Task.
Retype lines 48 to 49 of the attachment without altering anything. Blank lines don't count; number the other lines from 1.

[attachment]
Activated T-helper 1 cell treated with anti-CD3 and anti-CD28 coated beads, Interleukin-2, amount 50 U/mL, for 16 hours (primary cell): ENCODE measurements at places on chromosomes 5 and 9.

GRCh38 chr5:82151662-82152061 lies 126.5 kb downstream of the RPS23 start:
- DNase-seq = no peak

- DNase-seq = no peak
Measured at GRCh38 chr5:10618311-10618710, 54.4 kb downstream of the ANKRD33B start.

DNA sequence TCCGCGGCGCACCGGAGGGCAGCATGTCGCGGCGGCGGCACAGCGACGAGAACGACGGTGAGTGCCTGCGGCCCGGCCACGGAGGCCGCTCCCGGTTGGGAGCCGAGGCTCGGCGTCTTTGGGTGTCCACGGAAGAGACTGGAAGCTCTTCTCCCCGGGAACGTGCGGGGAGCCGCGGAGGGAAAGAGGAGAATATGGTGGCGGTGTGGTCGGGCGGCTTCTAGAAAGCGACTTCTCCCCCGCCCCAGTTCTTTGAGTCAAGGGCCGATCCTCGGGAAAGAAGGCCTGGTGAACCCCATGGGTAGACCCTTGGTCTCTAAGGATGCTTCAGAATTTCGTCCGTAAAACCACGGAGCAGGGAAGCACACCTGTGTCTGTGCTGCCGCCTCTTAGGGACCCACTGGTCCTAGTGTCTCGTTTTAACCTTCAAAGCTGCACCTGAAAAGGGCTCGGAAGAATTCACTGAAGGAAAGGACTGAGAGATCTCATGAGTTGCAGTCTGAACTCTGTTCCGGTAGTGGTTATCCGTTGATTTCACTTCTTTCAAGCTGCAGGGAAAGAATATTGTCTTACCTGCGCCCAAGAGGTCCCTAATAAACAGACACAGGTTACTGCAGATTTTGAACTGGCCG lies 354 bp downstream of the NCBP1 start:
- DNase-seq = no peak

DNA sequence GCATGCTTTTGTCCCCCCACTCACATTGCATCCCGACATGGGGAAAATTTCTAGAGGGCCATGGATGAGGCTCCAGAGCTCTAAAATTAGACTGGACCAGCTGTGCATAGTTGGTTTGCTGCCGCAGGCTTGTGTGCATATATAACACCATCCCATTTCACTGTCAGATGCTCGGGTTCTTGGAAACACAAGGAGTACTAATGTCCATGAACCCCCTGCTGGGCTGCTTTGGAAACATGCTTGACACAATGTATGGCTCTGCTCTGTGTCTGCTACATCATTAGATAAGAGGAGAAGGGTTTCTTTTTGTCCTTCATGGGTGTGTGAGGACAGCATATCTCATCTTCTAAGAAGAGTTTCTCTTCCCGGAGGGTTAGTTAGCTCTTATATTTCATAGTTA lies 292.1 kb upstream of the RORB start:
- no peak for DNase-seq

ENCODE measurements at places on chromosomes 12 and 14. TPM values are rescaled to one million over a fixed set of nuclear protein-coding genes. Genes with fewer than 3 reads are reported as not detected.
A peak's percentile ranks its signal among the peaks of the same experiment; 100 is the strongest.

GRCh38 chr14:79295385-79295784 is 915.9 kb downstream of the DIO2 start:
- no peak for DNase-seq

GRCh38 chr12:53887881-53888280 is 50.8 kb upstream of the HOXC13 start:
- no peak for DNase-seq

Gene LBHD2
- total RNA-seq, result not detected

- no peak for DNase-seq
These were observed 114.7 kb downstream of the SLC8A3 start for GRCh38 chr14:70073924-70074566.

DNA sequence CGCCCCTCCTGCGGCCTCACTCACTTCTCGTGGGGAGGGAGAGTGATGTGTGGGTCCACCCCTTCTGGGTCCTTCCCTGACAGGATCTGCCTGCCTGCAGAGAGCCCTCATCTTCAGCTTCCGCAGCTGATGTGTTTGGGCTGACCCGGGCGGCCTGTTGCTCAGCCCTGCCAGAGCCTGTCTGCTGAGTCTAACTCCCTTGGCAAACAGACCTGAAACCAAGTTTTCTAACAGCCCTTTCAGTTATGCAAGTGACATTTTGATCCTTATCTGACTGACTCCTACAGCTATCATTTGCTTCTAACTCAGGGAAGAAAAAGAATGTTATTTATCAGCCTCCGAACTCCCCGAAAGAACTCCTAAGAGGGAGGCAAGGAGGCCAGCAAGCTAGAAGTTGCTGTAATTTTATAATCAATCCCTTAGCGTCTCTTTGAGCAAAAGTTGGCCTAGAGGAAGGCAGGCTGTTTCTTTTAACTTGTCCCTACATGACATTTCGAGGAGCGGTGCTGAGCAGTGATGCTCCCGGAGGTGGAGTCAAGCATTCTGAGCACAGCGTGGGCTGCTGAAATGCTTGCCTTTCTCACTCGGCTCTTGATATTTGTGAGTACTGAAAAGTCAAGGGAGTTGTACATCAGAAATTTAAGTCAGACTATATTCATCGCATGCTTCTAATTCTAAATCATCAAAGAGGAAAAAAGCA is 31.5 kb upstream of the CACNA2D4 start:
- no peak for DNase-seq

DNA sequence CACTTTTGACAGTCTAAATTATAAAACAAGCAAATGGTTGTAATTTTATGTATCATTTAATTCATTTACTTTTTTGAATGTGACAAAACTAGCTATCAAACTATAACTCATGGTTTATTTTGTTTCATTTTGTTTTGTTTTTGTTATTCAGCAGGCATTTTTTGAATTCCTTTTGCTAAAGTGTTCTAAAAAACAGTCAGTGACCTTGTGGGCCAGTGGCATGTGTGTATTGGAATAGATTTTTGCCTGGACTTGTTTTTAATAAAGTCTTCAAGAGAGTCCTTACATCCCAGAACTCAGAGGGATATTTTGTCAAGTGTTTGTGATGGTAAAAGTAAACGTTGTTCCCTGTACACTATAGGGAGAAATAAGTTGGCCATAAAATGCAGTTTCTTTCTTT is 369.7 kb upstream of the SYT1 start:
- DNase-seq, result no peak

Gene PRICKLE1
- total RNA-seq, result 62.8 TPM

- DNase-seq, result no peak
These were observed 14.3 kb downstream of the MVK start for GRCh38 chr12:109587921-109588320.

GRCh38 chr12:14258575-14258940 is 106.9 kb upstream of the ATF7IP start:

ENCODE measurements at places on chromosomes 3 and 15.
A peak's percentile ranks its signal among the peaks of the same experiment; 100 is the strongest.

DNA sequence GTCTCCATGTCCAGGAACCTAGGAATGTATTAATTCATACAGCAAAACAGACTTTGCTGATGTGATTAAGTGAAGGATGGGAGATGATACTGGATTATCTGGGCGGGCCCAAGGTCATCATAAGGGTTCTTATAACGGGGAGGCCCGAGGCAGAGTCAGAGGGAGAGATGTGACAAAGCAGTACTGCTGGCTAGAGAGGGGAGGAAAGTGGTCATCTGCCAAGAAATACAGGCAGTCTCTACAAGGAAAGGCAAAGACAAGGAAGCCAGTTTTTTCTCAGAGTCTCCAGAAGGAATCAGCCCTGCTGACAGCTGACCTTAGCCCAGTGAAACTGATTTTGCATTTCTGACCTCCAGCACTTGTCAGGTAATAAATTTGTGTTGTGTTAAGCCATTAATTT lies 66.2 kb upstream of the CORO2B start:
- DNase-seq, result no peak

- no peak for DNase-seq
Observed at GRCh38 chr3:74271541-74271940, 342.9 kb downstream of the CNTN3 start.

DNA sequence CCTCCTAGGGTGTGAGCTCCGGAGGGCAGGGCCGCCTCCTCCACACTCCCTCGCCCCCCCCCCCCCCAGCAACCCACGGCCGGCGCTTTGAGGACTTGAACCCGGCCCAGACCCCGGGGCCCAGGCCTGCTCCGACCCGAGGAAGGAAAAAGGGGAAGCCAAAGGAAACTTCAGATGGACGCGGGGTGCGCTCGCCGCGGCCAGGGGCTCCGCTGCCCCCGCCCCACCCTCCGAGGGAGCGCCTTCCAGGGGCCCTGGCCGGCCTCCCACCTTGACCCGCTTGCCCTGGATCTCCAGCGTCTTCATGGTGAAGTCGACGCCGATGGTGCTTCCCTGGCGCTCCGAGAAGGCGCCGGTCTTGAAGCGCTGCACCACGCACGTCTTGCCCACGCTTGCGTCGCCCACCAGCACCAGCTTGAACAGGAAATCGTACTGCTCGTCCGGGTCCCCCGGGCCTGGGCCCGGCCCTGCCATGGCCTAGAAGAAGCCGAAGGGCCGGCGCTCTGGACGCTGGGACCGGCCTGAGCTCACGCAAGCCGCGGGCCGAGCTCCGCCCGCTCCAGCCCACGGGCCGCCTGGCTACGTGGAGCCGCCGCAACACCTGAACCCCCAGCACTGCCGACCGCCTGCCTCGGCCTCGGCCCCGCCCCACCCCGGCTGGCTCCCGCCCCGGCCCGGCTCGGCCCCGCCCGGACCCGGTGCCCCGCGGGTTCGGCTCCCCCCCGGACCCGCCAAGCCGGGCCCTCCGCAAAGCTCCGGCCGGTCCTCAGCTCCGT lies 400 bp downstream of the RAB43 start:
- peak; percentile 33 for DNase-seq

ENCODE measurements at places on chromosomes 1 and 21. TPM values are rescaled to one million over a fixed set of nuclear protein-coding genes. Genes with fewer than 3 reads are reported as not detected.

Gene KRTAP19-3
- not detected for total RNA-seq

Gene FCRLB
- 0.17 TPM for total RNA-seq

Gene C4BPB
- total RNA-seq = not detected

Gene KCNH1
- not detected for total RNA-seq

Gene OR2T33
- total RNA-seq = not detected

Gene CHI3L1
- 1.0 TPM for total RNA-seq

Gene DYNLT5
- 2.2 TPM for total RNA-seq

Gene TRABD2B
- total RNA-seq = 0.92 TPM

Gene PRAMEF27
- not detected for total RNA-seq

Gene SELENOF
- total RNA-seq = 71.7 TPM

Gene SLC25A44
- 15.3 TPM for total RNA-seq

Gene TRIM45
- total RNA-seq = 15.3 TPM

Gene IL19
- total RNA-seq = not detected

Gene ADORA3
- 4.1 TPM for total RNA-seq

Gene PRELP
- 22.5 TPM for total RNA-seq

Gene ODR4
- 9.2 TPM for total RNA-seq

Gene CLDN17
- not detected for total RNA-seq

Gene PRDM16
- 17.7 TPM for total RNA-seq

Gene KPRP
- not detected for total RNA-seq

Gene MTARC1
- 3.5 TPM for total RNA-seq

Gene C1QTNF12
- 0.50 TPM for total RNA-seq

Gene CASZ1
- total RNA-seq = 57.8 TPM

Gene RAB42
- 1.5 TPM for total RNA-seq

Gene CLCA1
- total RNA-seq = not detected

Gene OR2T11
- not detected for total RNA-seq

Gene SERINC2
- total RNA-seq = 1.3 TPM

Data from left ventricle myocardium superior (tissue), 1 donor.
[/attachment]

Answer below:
Gene CHI3L1
- 1.0 TPM for total RNA-seq